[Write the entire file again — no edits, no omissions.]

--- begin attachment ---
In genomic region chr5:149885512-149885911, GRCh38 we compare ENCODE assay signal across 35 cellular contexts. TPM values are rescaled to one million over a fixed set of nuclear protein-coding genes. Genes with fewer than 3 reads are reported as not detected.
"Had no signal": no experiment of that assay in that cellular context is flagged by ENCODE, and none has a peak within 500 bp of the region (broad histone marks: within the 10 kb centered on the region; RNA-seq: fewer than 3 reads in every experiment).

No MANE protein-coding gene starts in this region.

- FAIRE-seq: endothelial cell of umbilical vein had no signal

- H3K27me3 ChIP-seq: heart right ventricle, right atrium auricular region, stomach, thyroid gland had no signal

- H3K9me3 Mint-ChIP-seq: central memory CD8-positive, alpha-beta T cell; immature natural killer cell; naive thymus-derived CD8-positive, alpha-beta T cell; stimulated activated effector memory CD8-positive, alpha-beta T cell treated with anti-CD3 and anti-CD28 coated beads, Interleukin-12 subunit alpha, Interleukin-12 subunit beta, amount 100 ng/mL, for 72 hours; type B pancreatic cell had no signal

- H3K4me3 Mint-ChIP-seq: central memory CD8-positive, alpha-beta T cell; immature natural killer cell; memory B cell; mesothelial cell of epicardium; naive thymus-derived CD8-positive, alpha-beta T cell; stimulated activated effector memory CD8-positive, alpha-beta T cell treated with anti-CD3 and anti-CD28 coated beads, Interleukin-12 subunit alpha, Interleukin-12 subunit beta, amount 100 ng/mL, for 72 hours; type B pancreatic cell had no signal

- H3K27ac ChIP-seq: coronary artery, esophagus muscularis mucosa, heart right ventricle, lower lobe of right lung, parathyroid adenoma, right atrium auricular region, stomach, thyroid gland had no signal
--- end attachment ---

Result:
In genomic region chr5:149885512-149885911, GRCh38 we compare ENCODE assay signal across 35 cellular contexts. TPM values are rescaled to one million over a fixed set of nuclear protein-coding genes. Genes with fewer than 3 reads are reported as not detected.
"Had no signal": no experiment of that assay in that cellular context is flagged by ENCODE, and none has a peak within 500 bp of the region (broad histone marks: within the 10 kb centered on the region; RNA-seq: fewer than 3 reads in every experiment).

No MANE protein-coding gene starts in this region.

- FAIRE-seq: endothelial cell of umbilical vein had no signal

- H3K27me3 ChIP-seq: heart right ventricle, right atrium auricular region, stomach, thyroid gland had no signal

- H3K9me3 Mint-ChIP-seq: central memory CD8-positive, alpha-beta T cell; immature natural killer cell; naive thymus-derived CD8-positive, alpha-beta T cell; stimulated activated effector memory CD8-positive, alpha-beta T cell treated with anti-CD3 and anti-CD28 coated beads, Interleukin-12 subunit alpha, Interleukin-12 subunit beta, amount 100 ng/mL, for 72 hours; type B pancreatic cell had no signal

- H3K4me3 Mint-ChIP-seq: central memory CD8-positive, alpha-beta T cell; immature natural killer cell; memory B cell; mesothelial cell of epicardium; naive thymus-derived CD8-positive, alpha-beta T cell; stimulated activated effector memory CD8-positive, alpha-beta T cell treated with anti-CD3 and anti-CD28 coated beads, Interleukin-12 subunit alpha, Interleukin-12 subunit beta, amount 100 ng/mL, for 72 hours; type B pancreatic cell had no signal

- H3K27ac ChIP-seq: coronary artery, esophagus muscularis mucosa, heart right ventricle, lower lobe of right lung, parathyroid adenoma, right atrium auricular region, stomach, thyroid gland had no signal